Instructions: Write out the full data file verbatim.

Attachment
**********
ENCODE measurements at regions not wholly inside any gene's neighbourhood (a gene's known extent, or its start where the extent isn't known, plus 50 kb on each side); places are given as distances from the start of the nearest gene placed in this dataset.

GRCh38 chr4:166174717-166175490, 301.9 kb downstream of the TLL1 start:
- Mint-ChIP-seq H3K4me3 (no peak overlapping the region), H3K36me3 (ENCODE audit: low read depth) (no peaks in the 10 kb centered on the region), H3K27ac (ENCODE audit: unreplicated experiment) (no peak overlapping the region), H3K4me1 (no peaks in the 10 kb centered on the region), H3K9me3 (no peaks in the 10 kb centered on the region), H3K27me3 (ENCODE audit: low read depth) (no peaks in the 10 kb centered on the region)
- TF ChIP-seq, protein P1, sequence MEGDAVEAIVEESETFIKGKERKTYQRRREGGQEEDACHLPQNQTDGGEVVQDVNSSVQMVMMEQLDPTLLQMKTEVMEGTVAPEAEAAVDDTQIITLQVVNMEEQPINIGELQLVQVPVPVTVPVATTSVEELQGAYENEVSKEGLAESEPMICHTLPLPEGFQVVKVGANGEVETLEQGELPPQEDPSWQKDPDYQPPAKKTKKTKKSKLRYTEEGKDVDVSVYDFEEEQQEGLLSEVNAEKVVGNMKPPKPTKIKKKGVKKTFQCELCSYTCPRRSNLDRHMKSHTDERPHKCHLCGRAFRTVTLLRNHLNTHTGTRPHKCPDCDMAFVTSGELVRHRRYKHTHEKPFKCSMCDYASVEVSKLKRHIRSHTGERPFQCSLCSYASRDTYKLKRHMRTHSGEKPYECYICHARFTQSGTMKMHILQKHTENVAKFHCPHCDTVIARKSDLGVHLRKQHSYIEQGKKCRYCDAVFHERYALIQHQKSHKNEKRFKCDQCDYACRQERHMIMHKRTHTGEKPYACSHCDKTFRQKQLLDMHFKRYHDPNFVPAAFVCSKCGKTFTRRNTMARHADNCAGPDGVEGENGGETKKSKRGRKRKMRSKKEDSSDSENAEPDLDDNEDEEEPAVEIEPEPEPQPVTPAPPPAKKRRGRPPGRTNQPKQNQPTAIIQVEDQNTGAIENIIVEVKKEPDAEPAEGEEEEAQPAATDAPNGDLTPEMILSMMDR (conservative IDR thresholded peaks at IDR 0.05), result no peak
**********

ENCODE measurements at regions not wholly inside any gene's neighbourhood (a gene's known extent, or its start where the extent isn't known, plus 50 kb on each side); places are given as distances from the start of the nearest gene placed in this dataset.

GRCh38 chr4:166174717-166175490, 301.9 kb downstream of the TLL1 start:
- Mint-ChIP-seq H3K4me3 (no peak overlapping the region), H3K36me3 (ENCODE audit: low read depth) (no peaks in the 10 kb centered on the region), H3K27ac (ENCODE audit: unreplicated experiment) (no peak overlapping the region), H3K4me1 (no peaks in the 10 kb centered on the region), H3K9me3 (no peaks in the 10 kb centered on the region), H3K27me3 (ENCODE audit: low read depth) (no peaks in the 10 kb centered on the region)
- TF ChIP-seq, protein P1, sequence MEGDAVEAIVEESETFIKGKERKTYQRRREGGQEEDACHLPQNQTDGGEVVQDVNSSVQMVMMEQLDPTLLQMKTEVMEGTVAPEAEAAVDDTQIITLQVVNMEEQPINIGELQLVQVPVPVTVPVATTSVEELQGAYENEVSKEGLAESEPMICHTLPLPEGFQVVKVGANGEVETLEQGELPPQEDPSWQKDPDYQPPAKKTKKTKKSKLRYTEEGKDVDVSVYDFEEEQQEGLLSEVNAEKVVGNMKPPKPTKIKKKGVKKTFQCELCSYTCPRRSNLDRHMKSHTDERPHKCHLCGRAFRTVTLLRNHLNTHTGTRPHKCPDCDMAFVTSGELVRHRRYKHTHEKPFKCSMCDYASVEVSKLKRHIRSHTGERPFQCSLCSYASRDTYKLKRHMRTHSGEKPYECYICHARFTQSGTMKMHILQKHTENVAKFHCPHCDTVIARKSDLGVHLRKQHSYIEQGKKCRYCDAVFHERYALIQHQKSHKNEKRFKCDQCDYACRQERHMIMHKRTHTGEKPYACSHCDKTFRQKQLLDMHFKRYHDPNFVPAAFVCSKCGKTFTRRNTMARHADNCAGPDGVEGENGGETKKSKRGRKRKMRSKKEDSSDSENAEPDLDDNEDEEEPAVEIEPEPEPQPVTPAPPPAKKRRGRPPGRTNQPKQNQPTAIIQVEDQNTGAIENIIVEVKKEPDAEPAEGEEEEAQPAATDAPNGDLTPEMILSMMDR (conservative IDR thresholded peaks at IDR 0.05), result no peak